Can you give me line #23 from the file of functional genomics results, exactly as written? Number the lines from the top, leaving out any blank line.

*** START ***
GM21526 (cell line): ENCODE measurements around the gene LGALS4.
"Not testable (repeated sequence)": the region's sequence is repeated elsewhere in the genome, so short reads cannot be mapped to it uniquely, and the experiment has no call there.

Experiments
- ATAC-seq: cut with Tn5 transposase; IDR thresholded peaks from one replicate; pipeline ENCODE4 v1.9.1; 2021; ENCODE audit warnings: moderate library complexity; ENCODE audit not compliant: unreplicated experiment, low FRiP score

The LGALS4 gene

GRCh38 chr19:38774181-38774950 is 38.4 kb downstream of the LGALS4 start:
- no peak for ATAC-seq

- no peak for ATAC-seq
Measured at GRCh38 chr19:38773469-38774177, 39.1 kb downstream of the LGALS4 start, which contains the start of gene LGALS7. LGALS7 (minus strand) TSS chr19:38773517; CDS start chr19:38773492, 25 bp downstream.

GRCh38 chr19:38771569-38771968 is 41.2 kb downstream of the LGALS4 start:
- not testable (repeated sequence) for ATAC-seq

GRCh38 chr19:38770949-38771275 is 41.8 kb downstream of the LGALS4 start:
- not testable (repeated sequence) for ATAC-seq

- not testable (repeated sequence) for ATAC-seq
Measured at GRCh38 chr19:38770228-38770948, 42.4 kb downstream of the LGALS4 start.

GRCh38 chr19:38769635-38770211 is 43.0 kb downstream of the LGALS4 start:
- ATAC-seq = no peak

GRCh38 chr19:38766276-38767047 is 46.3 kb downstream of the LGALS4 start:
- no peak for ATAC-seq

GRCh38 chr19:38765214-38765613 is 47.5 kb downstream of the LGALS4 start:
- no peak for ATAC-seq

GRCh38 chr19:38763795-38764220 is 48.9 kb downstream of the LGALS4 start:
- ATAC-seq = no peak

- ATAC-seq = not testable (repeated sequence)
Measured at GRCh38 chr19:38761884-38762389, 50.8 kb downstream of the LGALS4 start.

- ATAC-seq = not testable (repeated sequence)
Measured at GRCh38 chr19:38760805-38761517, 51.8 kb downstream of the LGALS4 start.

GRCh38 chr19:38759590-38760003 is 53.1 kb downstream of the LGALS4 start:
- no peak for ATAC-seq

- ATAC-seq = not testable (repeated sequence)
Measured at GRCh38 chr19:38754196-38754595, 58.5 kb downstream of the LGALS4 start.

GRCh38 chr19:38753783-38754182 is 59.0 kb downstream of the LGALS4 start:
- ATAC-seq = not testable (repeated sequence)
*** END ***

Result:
- ATAC-seq = no peak